Twelve minutes inland from the Scarlet hotel, nestled in the Cornish countryside is the working vineyard of Trevibban Mill producing some outstanding Cornish wine. Winemakers Engin and Liz Mumcuoglu give us some insight into the challenges of wine production in Cornwall and working in harmony with the local environment.
Tell us about Trevibban Mill and how the winery has grown
We purchased the land in 2007 with the intention of renovating the ruined mill as a second home but it also came with 25 acres of land. In place of the renovation, our thoughts turned to how we could best use the farmland. Many ideas were considered but in 2008 we purchased 11,000 vines, four varieties, and planted a 7-acre vineyard. In future years we also planted 1700 apple trees to produce cider and many other fruit and nut trees and bushes. We also purchased a flock of Southdown sheep to act as grass cutters. In 2014 we built our contemporary Winery building which also houses a bar and shop and in 2017 we fitted out the first floor as an event space, primarily for Appleton’s restaurant and weddings.
Can you tell us a little bit about the wines you produce?
We currently produce four still white wines, two still rosé, four sparkling wines and a red wine. However this varies and in a good harvest year we can experiment with other wines. For example, from our 2018 grapes harvest we have made a ‘no added Sulphite’ wine, three red wines (one will be with no sulphite added) and some fortified sweet red wine similar to a Port.
Do you have a favorite?
I personally like our current red wine, Black Ram and Liz likes the Constantine which is a lightly oaked Chardonnay blend that has spent some time in our French oak barrels. Liz also likes the 2014 Blanc de Blancs which is a Brut Nature – meaning it has no added sugar so is super dry. All our sparkling wines are made in the Champagne method.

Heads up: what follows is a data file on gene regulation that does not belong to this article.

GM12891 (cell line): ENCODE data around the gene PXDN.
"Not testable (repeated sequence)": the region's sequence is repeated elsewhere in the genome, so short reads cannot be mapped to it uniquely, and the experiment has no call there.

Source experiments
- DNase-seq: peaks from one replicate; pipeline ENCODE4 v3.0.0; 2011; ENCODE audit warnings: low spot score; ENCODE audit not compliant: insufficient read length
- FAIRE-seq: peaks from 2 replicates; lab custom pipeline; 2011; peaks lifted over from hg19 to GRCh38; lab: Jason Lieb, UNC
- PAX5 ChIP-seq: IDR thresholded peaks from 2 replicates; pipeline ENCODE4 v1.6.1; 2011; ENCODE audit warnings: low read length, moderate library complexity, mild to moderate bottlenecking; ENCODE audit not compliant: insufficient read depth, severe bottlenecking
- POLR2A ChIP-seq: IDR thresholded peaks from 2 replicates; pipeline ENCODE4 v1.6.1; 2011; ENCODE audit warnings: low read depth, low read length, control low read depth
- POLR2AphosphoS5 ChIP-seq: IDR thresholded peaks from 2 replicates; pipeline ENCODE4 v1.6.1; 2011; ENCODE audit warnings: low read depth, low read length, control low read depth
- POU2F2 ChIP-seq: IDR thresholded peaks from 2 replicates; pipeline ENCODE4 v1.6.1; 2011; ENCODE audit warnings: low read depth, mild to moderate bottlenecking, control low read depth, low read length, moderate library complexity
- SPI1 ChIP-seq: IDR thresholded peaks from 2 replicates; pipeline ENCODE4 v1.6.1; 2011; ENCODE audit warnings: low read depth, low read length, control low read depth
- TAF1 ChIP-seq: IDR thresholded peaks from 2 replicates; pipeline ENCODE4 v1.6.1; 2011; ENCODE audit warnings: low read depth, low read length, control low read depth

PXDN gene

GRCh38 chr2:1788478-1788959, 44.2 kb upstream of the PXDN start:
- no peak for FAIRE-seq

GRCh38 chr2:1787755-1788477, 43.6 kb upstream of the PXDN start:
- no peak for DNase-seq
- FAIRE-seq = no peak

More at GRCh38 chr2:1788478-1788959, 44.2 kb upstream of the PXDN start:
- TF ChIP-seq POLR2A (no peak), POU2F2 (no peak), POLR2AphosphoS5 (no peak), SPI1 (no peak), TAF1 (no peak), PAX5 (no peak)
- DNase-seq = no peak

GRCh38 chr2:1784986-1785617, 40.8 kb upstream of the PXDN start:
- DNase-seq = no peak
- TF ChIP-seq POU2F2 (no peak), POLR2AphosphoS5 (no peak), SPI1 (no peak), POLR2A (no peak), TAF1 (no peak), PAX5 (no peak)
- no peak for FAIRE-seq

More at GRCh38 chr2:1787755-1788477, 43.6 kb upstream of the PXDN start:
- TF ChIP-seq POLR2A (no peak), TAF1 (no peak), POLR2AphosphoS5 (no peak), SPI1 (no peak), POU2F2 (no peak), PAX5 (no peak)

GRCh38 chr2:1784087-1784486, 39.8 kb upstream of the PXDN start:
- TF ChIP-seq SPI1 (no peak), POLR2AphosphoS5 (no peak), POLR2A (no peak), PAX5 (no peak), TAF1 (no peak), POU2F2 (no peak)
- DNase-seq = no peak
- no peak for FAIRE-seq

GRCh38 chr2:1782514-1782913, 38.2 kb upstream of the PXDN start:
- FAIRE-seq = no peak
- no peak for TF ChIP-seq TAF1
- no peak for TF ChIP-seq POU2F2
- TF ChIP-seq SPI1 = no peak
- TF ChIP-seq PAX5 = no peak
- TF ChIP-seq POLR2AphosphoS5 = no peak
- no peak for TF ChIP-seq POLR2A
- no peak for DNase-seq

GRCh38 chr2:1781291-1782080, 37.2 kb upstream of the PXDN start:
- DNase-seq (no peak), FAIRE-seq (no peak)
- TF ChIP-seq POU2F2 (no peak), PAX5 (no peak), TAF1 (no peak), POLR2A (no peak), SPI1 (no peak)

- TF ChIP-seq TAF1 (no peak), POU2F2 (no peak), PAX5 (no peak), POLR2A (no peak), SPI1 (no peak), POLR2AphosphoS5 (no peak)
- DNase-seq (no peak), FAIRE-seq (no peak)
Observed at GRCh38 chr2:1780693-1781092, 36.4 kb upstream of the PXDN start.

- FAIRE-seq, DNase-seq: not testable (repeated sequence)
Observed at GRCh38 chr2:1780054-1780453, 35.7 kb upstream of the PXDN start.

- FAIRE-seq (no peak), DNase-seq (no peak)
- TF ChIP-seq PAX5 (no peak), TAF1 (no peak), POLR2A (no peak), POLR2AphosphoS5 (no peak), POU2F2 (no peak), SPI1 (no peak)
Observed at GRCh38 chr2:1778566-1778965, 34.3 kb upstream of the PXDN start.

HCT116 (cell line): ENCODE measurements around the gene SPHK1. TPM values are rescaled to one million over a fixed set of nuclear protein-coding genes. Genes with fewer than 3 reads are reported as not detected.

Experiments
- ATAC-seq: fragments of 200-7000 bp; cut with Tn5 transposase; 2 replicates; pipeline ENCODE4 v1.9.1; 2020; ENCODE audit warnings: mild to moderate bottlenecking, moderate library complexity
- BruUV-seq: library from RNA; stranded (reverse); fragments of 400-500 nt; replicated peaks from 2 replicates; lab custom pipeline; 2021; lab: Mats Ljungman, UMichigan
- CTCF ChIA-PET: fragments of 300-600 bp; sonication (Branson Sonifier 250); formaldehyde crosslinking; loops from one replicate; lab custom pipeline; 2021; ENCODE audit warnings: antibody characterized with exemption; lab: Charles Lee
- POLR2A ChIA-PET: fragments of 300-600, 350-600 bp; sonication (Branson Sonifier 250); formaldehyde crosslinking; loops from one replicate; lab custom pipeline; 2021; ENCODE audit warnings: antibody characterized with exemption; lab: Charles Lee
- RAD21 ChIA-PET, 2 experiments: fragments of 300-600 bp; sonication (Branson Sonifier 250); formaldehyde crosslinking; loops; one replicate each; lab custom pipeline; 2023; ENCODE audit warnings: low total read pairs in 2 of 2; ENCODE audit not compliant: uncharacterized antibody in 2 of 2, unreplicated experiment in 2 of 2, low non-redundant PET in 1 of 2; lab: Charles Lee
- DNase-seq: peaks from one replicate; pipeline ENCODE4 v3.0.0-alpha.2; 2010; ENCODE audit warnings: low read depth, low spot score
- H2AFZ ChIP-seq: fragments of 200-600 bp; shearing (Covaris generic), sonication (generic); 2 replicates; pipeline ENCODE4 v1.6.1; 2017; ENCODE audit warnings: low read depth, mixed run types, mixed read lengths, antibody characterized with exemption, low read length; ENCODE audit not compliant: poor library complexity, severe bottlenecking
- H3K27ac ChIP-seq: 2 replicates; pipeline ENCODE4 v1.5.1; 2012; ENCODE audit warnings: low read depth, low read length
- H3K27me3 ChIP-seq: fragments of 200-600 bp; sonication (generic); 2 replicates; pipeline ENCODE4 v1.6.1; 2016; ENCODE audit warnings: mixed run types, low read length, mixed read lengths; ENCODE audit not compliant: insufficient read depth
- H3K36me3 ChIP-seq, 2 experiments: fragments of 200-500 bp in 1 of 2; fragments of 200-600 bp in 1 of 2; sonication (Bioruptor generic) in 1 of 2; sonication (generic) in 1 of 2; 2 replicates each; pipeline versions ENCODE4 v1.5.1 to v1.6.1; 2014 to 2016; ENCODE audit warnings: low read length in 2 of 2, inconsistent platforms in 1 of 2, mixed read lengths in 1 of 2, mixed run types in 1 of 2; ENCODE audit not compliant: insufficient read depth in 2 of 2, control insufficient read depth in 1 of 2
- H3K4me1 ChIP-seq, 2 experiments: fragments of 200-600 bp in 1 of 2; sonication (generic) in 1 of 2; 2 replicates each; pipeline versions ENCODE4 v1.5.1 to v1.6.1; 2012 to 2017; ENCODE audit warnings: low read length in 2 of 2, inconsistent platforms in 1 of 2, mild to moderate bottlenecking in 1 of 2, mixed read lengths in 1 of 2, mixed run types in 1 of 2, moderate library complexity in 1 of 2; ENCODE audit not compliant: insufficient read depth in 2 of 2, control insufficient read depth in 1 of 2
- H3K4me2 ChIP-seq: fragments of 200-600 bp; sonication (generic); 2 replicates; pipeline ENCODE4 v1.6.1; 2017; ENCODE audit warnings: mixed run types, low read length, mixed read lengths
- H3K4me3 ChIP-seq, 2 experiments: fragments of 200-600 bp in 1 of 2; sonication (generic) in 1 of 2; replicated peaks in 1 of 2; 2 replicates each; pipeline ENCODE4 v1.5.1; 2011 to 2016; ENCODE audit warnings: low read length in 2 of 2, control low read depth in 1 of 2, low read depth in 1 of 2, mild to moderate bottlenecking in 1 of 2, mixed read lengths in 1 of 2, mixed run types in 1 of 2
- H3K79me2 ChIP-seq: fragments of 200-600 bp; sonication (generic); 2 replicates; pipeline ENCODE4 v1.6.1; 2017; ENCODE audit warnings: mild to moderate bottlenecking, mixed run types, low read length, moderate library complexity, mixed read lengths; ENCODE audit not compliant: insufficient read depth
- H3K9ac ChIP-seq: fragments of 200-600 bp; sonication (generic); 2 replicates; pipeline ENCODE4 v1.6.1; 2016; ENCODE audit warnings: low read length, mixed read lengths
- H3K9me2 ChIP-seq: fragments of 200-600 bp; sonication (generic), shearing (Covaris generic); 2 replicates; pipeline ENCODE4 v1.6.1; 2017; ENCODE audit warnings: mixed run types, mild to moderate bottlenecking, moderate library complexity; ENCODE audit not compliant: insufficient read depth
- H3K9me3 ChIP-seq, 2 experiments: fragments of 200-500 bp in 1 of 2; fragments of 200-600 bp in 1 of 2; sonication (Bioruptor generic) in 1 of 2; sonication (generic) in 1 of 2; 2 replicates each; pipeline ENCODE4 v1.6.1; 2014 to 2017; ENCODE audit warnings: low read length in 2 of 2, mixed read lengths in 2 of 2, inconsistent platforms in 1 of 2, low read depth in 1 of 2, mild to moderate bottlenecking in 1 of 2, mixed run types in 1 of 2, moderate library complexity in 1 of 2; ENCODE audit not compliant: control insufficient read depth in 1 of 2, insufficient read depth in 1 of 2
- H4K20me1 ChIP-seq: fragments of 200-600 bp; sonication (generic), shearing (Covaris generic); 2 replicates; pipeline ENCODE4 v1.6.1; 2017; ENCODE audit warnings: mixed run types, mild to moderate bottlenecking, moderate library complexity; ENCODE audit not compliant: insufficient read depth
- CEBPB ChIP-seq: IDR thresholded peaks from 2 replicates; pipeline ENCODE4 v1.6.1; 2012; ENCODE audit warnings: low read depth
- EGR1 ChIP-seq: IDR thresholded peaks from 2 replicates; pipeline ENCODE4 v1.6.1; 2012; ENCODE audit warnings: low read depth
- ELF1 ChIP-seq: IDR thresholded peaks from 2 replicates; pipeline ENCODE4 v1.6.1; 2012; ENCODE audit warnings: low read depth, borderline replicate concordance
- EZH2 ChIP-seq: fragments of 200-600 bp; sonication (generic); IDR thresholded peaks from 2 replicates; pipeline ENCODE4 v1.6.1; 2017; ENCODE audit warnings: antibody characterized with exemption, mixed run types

How do you bring environmental considerations into your work?
From the beginning, we have farmed using organic methods. We do not use herbicides at all and plant a 1-acre field of wildflowers and green manure every year to attract pollinators for the fruit trees. The sheep help cut down the use of the tractor for cutting the grass in the vineyard and orchards, reducing fuel use and compaction of the soil. The south-facing roof of our Winery building is covered in solar panels. Our ancient hedgerows are teeming with wildflowers, fruits, birds and mammals.
What are the benefits of making wine in Cornwall?
The benefits of making wine in Cornwall are the mild weather. Although we do sometimes, in spring, get frost after the vine buds have burst, it is less often and less severe than in the South East of England and Northern Europe. Our location in Cornwall, particularly close to Padstow, gives us a large customer base from local residents, second homeowners and seasonal tourists. Because most Cornish farms are relatively small there is a real strength in the farming community and we have received a lot of support, both practical and knowledge based from local farmers. And of course, one other benefit is the quality of life that living in Cornwall brings.
What are the challenges?
The weather poses the major challenge to growing grapes in Cornwall, particularly the damp climate and wind. Wet weather at flowering can reduce the crop level and later in the season warm, wet weather can cause mildew. Another challenge is transport costs for example when we purchase specialist winery equipment and then later if we need to call in engineers to service the equipment. Many are based in the South East of England.
Trevibban Mill is a twelve-minute drive from the Scarlet and just a few miles from Padstow. Open Wednesday – Sunday 12pm – 5pm.